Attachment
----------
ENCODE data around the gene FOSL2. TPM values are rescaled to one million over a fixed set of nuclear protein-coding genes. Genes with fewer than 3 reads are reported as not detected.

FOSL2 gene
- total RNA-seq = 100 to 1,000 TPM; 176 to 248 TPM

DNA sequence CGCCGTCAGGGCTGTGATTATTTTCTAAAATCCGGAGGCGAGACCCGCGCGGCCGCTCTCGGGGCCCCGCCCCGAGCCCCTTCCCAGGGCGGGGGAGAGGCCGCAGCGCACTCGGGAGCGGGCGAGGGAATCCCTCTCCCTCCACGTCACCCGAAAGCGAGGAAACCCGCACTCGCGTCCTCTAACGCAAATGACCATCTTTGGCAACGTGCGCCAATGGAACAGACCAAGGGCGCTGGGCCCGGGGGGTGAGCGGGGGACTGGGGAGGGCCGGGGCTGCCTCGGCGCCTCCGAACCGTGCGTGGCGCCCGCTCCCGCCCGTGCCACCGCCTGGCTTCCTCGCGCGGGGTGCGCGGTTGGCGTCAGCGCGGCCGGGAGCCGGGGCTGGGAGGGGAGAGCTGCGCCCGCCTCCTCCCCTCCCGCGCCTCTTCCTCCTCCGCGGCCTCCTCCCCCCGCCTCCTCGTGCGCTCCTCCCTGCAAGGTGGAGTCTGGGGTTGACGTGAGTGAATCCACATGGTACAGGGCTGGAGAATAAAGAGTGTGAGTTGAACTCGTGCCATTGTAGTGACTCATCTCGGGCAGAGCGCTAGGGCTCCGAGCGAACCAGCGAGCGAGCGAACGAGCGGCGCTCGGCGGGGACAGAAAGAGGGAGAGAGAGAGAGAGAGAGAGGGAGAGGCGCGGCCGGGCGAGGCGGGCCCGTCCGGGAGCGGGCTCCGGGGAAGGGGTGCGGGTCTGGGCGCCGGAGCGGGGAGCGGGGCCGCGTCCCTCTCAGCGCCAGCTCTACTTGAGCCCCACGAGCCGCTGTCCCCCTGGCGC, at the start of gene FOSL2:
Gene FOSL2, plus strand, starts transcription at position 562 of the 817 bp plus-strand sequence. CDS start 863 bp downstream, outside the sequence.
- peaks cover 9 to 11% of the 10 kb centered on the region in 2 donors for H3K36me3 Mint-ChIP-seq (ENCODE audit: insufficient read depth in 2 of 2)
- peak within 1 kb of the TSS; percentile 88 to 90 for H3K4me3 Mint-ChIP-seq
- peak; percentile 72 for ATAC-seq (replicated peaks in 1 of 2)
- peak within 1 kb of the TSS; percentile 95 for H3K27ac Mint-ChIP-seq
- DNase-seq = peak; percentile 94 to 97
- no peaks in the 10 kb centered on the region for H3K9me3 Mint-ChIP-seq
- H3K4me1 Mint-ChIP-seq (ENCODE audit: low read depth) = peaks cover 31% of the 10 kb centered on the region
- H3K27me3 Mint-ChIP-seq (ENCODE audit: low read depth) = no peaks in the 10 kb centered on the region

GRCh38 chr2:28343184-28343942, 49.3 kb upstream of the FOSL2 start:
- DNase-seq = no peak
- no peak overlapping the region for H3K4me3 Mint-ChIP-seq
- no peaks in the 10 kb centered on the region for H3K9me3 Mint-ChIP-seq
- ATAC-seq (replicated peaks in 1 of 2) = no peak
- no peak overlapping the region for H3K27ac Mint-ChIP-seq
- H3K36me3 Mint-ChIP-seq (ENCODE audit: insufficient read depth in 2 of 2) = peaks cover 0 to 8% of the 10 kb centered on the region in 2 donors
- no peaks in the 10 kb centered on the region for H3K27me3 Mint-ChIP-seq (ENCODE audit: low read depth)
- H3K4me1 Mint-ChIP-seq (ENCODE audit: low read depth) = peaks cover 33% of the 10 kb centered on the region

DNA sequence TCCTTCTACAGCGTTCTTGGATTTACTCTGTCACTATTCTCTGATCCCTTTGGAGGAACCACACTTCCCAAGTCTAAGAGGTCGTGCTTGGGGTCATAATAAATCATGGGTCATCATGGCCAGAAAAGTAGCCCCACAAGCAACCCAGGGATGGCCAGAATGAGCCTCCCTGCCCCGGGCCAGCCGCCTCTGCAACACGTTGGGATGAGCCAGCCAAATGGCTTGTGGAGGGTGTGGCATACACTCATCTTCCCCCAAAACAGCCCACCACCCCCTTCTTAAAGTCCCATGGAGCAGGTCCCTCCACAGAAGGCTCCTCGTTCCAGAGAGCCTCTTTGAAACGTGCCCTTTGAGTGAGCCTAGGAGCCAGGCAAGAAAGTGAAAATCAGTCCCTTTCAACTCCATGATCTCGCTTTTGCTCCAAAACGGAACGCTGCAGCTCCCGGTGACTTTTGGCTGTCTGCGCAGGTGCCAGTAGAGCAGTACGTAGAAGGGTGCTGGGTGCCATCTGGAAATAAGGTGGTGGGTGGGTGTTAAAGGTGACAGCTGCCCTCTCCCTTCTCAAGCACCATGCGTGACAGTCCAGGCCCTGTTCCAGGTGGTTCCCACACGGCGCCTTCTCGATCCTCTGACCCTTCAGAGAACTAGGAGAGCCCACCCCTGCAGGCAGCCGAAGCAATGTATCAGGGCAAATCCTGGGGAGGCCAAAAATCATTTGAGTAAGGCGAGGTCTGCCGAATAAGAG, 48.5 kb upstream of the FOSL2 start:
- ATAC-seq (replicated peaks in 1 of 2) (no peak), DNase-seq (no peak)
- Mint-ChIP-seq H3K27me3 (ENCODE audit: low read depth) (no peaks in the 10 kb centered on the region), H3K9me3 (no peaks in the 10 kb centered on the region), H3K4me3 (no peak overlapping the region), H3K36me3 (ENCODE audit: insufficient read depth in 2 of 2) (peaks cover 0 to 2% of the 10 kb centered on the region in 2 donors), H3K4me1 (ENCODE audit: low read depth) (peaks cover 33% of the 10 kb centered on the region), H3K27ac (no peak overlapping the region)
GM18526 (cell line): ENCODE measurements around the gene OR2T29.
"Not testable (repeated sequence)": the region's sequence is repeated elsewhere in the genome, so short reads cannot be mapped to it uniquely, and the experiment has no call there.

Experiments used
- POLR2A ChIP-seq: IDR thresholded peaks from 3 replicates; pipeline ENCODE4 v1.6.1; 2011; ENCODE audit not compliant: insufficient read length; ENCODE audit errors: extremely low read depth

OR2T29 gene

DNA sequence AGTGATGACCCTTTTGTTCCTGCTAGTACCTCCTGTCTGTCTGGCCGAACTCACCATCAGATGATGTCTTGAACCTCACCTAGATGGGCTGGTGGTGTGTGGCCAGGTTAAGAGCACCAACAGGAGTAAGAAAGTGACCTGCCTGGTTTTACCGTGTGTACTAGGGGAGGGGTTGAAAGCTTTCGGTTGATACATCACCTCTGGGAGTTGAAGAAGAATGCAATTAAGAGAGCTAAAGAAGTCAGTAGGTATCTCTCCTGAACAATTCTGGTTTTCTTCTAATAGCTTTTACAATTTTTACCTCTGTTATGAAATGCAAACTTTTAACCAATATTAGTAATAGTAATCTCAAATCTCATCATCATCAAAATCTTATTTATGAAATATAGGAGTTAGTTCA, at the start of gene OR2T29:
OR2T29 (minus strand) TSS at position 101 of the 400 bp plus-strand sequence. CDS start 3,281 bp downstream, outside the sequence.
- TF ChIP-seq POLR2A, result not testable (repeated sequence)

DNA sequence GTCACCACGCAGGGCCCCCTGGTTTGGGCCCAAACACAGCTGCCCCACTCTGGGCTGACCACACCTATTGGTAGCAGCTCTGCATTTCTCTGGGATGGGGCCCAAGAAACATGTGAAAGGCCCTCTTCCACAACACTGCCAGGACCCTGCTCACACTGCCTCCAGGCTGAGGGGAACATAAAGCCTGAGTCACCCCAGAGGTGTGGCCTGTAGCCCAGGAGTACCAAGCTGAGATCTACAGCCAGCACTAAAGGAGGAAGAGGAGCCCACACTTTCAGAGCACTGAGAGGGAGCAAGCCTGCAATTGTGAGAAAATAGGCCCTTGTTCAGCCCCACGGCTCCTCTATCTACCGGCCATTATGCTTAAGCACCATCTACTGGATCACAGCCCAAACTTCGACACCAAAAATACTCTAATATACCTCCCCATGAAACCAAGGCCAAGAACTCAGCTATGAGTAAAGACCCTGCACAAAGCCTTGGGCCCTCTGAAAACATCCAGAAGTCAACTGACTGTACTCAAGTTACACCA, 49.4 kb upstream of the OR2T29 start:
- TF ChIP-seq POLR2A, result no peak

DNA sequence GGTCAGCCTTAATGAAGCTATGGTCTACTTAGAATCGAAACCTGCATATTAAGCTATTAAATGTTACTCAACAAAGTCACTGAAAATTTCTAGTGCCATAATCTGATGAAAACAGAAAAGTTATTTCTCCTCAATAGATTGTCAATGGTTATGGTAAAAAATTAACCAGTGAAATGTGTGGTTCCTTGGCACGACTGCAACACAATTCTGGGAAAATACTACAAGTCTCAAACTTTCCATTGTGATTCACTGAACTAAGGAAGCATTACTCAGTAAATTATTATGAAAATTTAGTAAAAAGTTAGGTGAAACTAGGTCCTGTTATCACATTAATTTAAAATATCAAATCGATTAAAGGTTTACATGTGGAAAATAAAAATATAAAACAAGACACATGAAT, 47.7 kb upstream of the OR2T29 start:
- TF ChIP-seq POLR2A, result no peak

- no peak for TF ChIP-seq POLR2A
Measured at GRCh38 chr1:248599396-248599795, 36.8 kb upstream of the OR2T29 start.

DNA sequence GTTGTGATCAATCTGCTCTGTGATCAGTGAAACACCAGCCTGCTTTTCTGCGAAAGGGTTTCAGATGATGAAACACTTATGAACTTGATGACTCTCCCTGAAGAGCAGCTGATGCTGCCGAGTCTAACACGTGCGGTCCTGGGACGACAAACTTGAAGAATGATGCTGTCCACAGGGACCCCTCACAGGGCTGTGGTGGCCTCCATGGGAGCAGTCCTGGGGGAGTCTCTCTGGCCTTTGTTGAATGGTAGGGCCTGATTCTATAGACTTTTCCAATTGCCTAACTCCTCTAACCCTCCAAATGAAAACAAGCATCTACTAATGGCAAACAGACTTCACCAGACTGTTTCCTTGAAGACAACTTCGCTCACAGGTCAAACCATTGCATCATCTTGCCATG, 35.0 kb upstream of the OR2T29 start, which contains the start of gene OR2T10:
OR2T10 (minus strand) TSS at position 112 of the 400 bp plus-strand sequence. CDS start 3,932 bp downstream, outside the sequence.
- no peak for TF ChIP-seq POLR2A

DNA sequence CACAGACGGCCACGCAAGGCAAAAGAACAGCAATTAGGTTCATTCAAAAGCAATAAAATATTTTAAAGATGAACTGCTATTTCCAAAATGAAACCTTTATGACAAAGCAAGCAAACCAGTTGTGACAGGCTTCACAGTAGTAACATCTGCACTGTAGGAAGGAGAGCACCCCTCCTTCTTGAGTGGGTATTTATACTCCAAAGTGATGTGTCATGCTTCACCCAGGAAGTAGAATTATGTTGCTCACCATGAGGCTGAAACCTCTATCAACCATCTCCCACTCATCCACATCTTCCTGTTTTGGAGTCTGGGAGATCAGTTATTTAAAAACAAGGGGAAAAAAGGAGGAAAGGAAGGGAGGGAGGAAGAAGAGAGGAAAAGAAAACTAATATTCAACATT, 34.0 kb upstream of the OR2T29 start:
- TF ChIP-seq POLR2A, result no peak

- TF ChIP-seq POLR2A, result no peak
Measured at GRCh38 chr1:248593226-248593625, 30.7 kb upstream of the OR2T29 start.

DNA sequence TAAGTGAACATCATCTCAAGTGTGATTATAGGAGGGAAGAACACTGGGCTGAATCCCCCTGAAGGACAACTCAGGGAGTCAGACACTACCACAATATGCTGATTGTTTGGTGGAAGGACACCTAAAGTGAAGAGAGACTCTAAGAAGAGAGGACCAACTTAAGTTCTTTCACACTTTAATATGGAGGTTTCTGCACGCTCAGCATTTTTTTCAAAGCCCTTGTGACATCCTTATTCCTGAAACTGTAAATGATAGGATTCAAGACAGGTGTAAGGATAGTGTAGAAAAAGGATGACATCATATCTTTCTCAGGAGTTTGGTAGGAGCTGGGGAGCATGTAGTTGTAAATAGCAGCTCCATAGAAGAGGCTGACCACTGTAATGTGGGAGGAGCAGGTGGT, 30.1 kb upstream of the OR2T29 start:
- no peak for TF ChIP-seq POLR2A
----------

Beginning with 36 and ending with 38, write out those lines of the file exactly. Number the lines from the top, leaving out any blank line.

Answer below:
DNA sequence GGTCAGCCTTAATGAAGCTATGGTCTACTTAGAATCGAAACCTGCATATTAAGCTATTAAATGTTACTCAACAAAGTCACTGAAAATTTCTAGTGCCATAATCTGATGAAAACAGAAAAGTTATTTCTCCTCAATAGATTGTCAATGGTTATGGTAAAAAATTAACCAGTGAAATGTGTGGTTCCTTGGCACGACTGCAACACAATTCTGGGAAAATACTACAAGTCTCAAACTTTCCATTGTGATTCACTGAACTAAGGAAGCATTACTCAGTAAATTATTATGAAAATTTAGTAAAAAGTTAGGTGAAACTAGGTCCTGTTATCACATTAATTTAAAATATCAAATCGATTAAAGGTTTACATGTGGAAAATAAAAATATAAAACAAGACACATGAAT, 47.7 kb upstream of the OR2T29 start:
- TF ChIP-seq POLR2A, result no peak

- no peak for TF ChIP-seq POLR2A